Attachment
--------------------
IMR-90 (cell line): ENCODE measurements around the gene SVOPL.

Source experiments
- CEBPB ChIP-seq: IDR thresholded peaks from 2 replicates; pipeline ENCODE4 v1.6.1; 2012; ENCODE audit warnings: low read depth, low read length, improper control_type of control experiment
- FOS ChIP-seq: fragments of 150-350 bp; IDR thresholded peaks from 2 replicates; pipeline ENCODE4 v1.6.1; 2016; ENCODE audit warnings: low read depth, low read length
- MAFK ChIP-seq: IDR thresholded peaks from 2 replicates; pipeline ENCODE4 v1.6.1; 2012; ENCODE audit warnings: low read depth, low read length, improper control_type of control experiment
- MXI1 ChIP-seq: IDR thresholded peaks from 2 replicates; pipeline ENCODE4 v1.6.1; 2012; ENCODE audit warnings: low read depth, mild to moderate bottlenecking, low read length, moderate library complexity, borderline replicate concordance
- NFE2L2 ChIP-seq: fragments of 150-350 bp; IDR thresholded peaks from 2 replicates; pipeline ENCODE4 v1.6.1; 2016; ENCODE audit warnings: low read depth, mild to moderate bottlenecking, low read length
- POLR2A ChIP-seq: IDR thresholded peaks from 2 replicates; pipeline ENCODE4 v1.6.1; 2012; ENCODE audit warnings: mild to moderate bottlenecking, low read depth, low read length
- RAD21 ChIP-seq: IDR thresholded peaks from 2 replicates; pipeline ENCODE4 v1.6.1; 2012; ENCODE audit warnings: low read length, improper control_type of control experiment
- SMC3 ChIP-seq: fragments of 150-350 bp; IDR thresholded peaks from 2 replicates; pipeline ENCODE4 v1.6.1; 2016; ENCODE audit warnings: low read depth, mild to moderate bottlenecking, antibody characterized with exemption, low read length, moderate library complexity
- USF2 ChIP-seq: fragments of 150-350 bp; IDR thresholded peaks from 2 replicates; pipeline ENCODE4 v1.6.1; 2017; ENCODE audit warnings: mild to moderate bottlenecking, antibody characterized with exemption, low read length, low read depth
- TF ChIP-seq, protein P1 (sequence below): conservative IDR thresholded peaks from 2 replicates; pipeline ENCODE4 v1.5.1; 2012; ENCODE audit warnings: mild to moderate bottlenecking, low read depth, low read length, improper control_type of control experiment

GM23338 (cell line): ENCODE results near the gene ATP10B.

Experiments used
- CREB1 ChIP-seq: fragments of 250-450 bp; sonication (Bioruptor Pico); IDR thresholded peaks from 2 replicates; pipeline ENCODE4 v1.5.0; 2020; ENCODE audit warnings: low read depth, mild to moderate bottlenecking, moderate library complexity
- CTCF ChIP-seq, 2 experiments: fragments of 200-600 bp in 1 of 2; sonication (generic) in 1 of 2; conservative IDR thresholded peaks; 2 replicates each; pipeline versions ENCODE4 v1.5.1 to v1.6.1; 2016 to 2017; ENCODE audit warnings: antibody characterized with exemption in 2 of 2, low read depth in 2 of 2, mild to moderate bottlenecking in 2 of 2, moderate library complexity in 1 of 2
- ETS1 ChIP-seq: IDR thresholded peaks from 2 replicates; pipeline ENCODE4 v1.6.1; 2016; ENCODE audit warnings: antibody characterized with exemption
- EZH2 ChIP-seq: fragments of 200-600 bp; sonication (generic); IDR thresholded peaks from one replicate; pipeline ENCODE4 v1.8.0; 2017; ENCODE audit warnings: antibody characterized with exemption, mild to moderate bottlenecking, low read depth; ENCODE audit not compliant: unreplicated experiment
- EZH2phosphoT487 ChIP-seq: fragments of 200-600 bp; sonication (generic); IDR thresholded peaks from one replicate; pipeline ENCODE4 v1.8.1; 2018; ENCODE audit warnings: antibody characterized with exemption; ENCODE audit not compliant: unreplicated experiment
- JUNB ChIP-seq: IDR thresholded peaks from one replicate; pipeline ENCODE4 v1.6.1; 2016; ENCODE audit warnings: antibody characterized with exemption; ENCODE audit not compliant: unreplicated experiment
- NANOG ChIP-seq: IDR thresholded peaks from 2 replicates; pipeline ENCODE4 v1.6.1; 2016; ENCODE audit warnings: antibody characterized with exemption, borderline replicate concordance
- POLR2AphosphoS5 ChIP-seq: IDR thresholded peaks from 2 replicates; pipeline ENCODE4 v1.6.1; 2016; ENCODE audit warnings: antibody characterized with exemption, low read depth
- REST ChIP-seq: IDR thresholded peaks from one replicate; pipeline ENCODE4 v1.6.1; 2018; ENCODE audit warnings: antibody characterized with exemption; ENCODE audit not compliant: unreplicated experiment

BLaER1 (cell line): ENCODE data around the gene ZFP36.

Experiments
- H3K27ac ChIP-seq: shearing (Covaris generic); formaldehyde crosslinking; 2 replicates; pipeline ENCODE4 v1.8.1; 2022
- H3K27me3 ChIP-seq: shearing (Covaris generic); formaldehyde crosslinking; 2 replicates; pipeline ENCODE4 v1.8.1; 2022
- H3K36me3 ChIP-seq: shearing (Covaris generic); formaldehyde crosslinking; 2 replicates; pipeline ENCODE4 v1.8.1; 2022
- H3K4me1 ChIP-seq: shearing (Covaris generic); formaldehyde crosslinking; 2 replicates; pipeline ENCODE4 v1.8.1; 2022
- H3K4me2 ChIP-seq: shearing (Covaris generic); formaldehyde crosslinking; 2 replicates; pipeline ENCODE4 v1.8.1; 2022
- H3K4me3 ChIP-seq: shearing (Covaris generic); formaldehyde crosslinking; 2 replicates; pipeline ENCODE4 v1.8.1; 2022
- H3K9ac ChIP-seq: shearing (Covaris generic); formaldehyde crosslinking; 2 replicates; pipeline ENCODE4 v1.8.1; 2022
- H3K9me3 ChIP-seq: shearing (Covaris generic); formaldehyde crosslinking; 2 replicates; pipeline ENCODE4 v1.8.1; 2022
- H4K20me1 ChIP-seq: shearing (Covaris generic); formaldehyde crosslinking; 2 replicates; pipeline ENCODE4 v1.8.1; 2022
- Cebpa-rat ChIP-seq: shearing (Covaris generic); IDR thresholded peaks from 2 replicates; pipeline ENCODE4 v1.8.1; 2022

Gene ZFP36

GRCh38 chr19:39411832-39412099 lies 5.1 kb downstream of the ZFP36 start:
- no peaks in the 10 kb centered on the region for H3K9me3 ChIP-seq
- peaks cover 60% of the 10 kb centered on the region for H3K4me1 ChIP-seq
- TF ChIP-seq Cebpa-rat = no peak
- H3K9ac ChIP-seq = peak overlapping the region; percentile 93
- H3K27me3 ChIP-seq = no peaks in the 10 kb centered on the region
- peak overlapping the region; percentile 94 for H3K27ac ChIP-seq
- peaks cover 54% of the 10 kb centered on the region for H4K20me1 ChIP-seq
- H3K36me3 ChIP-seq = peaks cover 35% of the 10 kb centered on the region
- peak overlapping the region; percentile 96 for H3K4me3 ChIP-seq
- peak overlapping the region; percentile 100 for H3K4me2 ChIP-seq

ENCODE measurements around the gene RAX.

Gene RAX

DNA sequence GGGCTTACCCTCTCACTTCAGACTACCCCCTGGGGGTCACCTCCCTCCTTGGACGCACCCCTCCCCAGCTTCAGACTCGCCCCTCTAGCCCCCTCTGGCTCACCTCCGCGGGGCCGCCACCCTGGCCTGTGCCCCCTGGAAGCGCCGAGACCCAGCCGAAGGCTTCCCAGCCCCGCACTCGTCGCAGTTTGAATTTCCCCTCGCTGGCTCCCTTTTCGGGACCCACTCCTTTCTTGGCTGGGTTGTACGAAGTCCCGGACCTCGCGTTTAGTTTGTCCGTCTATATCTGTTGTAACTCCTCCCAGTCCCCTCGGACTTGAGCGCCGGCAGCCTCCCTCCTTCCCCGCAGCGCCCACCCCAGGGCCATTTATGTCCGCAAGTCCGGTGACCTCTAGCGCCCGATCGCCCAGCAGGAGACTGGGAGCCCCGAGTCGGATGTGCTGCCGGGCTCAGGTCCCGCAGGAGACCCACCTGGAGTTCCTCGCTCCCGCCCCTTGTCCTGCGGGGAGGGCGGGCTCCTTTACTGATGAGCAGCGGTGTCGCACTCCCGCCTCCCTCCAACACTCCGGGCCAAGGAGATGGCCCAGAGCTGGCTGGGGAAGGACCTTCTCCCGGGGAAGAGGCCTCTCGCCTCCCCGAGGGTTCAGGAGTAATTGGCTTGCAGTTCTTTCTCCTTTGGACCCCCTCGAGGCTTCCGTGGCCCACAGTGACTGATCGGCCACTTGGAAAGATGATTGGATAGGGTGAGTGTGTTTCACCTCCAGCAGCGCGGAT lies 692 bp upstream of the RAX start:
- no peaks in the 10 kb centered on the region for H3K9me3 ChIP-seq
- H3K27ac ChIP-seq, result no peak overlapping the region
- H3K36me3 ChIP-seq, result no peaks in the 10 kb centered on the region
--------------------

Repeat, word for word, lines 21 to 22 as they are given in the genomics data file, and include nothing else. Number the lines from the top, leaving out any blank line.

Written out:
- NANOG ChIP-seq: IDR thresholded peaks from 2 replicates; pipeline ENCODE4 v1.6.1; 2016; ENCODE audit warnings: antibody characterized with exemption, borderline replicate concordance
- POLR2AphosphoS5 ChIP-seq: IDR thresholded peaks from 2 replicates; pipeline ENCODE4 v1.6.1; 2016; ENCODE audit warnings: antibody characterized with exemption, low read depth